The overall amplifier circuit of this invention is divided into two channels, an upper channel hereinafter called the "P" or positive channel, and a lower channel hereinafter designated the "N" or negative channel. In accordance with the division of input signal as described, the "P" channel responds to the positive inputs and produces a negative output at circuit output 30 while the "N" channel responds to negative inputs and produces a positive output at output 30. Thus, for example, the output of modulator 22 of the "P" channel is a train of positive pulses, each pulse having a width or duration proportional to the instantaneous amplitude of a present positive input signal. Considering further the "P" channel, the pulse width modulated pulses are amplified in amplifier stage 32, and like polarity pulses are applied between the base and emitter of NPN power transistor 34. The collector of transistor 34 is connected to one lead 36 of primary winding 38 of transformer 40. The opposite lead of winding 38 is connected to the positive terminal of DC power source V2, the negative terminal of which is returned to the emitter of transformer 34.
The lower "N" channel of the amplifier circuit is essentially a mirror image of the positive channel except that negative input signals to pulse width modulator 26 are inverted within modulator 26 to produce constant amplitude, positive pulses having a width which is proportional to the amplitude of the negative input component. The output of modulator 26 of the "N" channel is coupled to amplifier stage 42 and the amplified positive output pulses are applied between the base and emitter of NPN transistor 44. The collector of transistor 44 is connected to lead 46 of primary winding 48 of transformer 50. The opposite lead of winding 48 is connected to the positive terminal of DC source V2. The negative terminal of the power source is returned to the emitter of transistor 44.
Transformers 40 and 50 each have two secondary windings. One of these, winding 52 of transformer 40, has one lead 56 connected to the emitter of NPN transistor 58. The latter lead 56 is also connected to lead 60 of winding 62 of transformer 40. The upper lead 64 of winding 62 is connected through resistor 66 to the base of transistor 58. The collector of transistor 58 is connected through diode 68, polarized to provide a negative output at output point 30, which is a junction of filter capacitor 70 and load resistor 72. Windings 52 and 62 are oppositely phased such that simultaneously a positive voltage is provided lead 56 and a negative voltage at the base of transistor 58 when a positive potential is provided on lead 56 of winding 52.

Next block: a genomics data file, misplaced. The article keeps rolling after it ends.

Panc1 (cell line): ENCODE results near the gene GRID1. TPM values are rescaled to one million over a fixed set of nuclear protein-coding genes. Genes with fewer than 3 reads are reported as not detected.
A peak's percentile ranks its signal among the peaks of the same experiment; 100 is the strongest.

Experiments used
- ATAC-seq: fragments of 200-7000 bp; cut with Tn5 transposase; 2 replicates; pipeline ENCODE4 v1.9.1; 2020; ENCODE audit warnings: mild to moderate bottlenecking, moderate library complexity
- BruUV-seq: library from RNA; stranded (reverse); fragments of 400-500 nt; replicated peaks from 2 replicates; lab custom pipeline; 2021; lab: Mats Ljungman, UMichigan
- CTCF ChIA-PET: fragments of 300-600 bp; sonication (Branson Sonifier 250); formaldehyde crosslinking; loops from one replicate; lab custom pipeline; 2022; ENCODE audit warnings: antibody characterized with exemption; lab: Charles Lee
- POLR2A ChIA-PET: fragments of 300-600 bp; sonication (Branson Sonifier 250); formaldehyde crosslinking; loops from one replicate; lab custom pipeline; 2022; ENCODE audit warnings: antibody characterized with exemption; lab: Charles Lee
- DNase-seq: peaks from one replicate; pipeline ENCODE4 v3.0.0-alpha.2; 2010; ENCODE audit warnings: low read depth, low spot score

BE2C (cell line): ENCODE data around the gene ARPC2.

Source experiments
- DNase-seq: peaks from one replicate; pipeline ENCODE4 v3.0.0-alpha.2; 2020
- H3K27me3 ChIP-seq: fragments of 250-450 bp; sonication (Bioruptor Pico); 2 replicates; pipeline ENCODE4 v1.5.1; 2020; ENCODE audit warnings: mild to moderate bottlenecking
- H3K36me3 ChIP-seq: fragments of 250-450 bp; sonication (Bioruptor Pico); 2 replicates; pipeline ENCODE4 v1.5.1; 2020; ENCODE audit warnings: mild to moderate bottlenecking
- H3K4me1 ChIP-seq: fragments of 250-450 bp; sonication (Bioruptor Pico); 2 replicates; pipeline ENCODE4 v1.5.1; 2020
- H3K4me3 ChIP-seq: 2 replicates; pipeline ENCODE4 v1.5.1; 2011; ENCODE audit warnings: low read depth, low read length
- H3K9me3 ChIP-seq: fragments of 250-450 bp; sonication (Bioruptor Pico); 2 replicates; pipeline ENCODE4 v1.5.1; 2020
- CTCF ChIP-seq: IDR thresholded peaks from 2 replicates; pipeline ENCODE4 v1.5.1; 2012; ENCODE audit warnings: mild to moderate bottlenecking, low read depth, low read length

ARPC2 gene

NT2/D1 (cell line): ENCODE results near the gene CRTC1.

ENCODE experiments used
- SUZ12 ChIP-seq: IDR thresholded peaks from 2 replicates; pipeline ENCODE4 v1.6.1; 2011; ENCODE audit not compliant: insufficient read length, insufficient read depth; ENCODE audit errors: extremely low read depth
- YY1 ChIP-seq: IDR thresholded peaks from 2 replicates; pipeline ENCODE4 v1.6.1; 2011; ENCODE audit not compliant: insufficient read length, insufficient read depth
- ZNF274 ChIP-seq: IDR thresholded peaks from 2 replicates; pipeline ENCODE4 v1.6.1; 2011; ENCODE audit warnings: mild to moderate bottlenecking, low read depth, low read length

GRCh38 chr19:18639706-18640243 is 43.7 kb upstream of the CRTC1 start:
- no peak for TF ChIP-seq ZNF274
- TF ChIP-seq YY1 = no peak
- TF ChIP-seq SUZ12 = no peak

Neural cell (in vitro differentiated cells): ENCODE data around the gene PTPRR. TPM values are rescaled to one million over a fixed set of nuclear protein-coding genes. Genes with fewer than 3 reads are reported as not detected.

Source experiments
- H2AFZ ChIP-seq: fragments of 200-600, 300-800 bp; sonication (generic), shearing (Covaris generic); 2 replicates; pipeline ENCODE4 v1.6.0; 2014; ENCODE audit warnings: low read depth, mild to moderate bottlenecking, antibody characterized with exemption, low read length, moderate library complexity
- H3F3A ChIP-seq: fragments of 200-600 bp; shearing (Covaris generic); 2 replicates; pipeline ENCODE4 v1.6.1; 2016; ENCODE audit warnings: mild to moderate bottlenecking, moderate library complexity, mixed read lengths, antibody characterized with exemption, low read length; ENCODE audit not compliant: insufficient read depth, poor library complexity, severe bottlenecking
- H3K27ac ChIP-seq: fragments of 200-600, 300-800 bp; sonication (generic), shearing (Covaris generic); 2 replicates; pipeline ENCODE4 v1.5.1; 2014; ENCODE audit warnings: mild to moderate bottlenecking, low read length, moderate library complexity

Secondary winding 74 of transformer 50 of the "N" channel has one lead 76 connected to common ground and an opposite lead 78 connected to the collector of NPN transistor 80. Secondary winding 82 of transformer 50 is connected such that one lead 84 is connected through resistor 86 to the base of transistor 80, and opposite lead 88 is connected to the emitter of transistor 80, which is further connected through diode 90 to output point 30, polarized to provide a positive output at output point 30. The lower ends of filter capacitor 70 and load resistor 72 are connected together to common ground. Secondary windings 74 and 82 are phased so as to simultaneously output a negative signal on lead 78 to the collector of NPN transistor 80, and a negative voltage on lead 84 to the base of transistor 80. A predetermined percentage of the output signal occurring across filter 70 is coupled as a negative feedback through an appropriate divider network or feedback impedance 92 to input 14 of input amplifier 10 to reduce distortion produced in the amplifier.
The outputs of the "P" and "N" channels of the amplifier are completely isolated by transformers 40 and 50 from the input signal, and, assuming that the junction of secondary windings 52 and 74 are connected to the lower junction 94 of filter 70 and load resistor 72, and both junctions disconnected from ground, the output may be completely isolated from ground.